When you find yourself in Utqiaġvik, a city in Alaska, these days, you should get yourself used to waking up “without the sun in the sky.”
For the last time this year in late November, the sun set here on the northernmost town in the United States as the Arctic Circle began experiencing “polar nights.”
Thus, Utqiaġvik will never experience a sunrise until January 23rd, 2024.
Not for too long. The amount of daylight in the city will then steadily grow through the spring season next year, reaching the point of “midnight sun” in summer.
During that time, the city will experience the complete opposite of winter. If its people won’t see the sun during winter, there will be 24 hours of sunlight a day as the year progresses further.
Polar nights are a yearly phenomenon when the sun remains below the horizon to the Earth’s tilt.
However, it is not really completely nighttime. Utqiaġvik sits within the Arctic Circle, so its people will only see a tiny glimmer of light every dawn, known as “civil twilight.” But, the sun itself shall remain below the horizon for the next two months.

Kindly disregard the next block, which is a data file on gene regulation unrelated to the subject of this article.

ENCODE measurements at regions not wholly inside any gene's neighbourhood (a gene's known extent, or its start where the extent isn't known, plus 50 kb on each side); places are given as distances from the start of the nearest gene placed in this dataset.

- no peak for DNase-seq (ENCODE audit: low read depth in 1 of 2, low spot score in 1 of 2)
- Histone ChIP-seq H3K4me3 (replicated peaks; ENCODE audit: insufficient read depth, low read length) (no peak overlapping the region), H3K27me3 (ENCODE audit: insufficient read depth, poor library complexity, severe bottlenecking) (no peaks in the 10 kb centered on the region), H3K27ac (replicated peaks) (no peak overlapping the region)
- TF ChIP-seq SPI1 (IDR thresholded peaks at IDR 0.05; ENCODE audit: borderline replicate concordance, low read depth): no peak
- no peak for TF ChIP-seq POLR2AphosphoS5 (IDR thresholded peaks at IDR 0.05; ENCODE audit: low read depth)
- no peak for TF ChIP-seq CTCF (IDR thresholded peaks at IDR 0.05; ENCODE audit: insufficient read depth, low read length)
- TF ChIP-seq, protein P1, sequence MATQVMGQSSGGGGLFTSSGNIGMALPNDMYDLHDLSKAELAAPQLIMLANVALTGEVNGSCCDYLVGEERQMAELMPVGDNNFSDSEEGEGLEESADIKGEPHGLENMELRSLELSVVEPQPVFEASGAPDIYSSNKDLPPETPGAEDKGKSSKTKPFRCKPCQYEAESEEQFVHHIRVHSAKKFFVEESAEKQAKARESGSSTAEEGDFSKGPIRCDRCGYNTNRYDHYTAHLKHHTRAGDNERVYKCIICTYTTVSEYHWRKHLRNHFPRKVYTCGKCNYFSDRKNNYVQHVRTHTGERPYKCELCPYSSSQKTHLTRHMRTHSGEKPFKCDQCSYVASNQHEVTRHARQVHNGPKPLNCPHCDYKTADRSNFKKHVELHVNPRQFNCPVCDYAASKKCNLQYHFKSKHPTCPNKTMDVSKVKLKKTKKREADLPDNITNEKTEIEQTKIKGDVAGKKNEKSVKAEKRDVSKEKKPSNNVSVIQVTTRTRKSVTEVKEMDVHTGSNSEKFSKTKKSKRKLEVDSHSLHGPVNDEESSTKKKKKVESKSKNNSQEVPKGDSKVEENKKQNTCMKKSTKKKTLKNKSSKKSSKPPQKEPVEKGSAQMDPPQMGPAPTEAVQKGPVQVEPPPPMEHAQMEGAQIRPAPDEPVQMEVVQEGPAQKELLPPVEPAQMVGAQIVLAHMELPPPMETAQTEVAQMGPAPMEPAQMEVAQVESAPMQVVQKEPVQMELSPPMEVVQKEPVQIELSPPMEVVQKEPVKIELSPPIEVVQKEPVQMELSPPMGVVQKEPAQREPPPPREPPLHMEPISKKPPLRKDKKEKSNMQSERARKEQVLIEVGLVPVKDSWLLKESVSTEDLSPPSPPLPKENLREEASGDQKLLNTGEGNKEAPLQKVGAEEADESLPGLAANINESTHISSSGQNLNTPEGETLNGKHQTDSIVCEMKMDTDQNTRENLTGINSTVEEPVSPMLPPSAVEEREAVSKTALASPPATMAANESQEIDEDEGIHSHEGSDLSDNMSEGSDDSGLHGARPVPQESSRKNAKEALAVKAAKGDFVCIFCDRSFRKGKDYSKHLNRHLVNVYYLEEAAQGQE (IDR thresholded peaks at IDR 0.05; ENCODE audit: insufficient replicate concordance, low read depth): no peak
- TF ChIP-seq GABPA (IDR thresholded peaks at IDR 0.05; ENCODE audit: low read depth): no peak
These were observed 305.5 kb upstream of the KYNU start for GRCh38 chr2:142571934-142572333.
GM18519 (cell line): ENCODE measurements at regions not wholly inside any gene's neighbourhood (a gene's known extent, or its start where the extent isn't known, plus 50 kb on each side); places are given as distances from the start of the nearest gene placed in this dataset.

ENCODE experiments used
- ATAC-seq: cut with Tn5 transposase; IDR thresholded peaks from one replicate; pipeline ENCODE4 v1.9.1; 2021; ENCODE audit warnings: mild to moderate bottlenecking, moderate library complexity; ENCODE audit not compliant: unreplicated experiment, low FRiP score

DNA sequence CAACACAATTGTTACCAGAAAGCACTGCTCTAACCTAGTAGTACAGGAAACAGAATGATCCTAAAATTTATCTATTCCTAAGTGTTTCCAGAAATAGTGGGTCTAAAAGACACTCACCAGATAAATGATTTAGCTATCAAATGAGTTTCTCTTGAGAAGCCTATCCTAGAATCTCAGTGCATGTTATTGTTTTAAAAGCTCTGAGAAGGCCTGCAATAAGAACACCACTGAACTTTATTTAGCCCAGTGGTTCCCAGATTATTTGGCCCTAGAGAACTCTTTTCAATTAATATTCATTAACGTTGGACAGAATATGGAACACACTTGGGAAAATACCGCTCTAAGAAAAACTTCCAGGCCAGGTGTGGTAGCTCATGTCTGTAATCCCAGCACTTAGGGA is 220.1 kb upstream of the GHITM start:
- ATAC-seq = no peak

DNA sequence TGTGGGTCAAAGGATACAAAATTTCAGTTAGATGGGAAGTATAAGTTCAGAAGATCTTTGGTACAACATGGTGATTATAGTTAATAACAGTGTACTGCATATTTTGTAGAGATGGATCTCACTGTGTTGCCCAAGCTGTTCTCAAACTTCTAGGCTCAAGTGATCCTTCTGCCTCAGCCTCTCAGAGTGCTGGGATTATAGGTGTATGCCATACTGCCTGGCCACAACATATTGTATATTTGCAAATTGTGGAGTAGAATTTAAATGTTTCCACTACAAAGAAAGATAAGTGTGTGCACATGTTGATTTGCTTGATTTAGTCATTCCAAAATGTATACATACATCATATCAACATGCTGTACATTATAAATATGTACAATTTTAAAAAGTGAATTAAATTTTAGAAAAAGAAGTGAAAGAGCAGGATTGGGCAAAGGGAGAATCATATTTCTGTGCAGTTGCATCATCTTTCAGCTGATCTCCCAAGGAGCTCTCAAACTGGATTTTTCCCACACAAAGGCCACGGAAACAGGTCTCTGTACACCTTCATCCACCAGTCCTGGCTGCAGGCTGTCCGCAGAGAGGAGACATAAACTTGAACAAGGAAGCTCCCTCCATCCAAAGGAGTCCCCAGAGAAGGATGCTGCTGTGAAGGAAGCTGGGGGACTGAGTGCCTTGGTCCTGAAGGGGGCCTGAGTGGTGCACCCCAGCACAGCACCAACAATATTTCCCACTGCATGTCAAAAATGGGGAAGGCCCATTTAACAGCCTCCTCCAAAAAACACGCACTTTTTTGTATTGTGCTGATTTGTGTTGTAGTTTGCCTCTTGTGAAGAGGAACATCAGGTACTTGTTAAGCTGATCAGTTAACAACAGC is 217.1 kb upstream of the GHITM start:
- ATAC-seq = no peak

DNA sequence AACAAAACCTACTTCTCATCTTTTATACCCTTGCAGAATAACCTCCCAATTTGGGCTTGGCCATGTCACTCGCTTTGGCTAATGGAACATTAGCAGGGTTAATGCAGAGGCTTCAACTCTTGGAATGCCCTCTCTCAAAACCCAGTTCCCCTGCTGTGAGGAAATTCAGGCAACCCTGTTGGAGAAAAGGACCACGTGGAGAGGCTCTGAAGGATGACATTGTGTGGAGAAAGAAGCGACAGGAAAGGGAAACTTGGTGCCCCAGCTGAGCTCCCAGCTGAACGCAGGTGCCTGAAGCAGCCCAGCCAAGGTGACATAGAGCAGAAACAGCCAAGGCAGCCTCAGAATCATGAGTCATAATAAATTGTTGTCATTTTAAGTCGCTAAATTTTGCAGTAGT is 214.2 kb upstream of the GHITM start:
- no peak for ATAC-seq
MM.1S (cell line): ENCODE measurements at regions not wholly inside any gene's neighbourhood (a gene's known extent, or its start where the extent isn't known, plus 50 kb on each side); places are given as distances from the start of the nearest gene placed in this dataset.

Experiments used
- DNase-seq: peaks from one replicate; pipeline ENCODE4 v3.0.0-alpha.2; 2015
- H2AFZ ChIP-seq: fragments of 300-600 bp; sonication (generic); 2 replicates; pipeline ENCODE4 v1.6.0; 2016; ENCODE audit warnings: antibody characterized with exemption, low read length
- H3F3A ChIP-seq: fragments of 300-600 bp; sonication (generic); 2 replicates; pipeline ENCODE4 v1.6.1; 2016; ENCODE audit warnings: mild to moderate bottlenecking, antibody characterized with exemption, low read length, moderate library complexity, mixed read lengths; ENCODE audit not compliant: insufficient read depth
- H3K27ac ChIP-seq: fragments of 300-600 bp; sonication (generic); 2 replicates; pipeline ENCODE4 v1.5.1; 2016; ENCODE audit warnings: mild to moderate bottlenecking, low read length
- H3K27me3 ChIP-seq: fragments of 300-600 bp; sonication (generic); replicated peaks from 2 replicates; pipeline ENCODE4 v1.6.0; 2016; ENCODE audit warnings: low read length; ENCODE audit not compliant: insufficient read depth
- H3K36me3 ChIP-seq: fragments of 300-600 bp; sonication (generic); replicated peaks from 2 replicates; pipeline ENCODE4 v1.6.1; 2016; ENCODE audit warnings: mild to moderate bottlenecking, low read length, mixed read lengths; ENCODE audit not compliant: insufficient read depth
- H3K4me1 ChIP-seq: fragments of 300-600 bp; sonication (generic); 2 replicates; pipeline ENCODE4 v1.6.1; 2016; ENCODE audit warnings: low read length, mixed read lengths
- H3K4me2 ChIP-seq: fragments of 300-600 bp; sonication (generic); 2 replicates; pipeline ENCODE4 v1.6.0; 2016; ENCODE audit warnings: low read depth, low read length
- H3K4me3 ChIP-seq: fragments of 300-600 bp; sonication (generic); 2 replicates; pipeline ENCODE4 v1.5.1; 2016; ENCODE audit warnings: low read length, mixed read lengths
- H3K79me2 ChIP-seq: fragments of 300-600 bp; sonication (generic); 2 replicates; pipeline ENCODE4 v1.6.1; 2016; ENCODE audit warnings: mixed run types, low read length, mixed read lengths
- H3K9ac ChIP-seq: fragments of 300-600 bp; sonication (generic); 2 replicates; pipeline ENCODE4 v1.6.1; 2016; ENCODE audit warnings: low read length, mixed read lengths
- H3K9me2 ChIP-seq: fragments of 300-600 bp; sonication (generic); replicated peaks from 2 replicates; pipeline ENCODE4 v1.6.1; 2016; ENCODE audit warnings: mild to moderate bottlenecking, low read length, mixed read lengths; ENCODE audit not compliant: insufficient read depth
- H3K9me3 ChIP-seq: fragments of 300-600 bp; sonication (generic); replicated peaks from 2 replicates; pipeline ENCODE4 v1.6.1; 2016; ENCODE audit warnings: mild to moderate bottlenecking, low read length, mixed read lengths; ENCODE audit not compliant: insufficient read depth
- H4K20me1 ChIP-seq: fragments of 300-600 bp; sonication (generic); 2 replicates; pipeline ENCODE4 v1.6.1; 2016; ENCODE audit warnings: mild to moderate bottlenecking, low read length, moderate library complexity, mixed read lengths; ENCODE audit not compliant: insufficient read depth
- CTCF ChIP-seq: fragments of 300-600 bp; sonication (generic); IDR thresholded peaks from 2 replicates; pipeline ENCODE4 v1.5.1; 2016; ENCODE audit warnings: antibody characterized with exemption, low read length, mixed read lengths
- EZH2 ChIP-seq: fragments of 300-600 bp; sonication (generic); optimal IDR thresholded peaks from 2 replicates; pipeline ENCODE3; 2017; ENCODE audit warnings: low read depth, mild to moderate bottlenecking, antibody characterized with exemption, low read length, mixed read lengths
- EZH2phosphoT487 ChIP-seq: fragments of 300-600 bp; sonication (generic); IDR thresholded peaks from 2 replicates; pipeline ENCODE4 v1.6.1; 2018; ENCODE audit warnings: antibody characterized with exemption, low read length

Not only that, but the temperature is also freezing there at this moment.
“They are not going to see the sun in all its glory until late January, so that is more than two months,” The Weather Channel said. “[But], there’s not going to be complete darkness. There are a few hours each day with enough light to see, but the folks who live here have technically seen their last sunset [of the year].”